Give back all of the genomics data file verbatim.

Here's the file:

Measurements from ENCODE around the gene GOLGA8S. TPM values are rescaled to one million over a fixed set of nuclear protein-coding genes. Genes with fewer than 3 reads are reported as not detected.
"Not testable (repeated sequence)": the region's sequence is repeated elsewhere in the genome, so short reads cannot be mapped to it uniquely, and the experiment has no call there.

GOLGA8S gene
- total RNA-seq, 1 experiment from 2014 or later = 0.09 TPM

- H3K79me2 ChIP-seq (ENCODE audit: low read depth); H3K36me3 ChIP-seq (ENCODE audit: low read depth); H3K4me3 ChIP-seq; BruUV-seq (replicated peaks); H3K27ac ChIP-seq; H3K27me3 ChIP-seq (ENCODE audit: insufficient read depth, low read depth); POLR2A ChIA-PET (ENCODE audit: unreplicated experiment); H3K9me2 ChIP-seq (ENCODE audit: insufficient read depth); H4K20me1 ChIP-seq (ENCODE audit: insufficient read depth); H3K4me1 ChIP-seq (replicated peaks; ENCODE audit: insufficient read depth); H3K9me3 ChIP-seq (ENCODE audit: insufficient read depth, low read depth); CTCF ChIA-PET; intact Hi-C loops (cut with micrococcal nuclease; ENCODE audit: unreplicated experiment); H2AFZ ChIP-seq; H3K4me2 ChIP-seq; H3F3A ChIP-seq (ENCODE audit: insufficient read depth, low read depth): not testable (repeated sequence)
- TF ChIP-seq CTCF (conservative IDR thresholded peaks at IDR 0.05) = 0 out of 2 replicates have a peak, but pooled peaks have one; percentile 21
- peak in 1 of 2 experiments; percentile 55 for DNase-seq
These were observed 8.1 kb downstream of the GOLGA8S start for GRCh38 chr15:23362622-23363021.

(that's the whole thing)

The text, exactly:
Measurements from ENCODE around the gene GOLGA8S. TPM values are rescaled to one million over a fixed set of nuclear protein-coding genes. Genes with fewer than 3 reads are reported as not detected.
"Not testable (repeated sequence)": the region's sequence is repeated elsewhere in the genome, so short reads cannot be mapped to it uniquely, and the experiment has no call there.

GOLGA8S gene
- total RNA-seq, 1 experiment from 2014 or later = 0.09 TPM

- H3K79me2 ChIP-seq (ENCODE audit: low read depth); H3K36me3 ChIP-seq (ENCODE audit: low read depth); H3K4me3 ChIP-seq; BruUV-seq (replicated peaks); H3K27ac ChIP-seq; H3K27me3 ChIP-seq (ENCODE audit: insufficient read depth, low read depth); POLR2A ChIA-PET (ENCODE audit: unreplicated experiment); H3K9me2 ChIP-seq (ENCODE audit: insufficient read depth); H4K20me1 ChIP-seq (ENCODE audit: insufficient read depth); H3K4me1 ChIP-seq (replicated peaks; ENCODE audit: insufficient read depth); H3K9me3 ChIP-seq (ENCODE audit: insufficient read depth, low read depth); CTCF ChIA-PET; intact Hi-C loops (cut with micrococcal nuclease; ENCODE audit: unreplicated experiment); H2AFZ ChIP-seq; H3K4me2 ChIP-seq; H3F3A ChIP-seq (ENCODE audit: insufficient read depth, low read depth): not testable (repeated sequence)
- TF ChIP-seq CTCF (conservative IDR thresholded peaks at IDR 0.05) = 0 out of 2 replicates have a peak, but pooled peaks have one; percentile 21
- peak in 1 of 2 experiments; percentile 55 for DNase-seq
These were observed 8.1 kb downstream of the GOLGA8S start for GRCh38 chr15:23362622-23363021.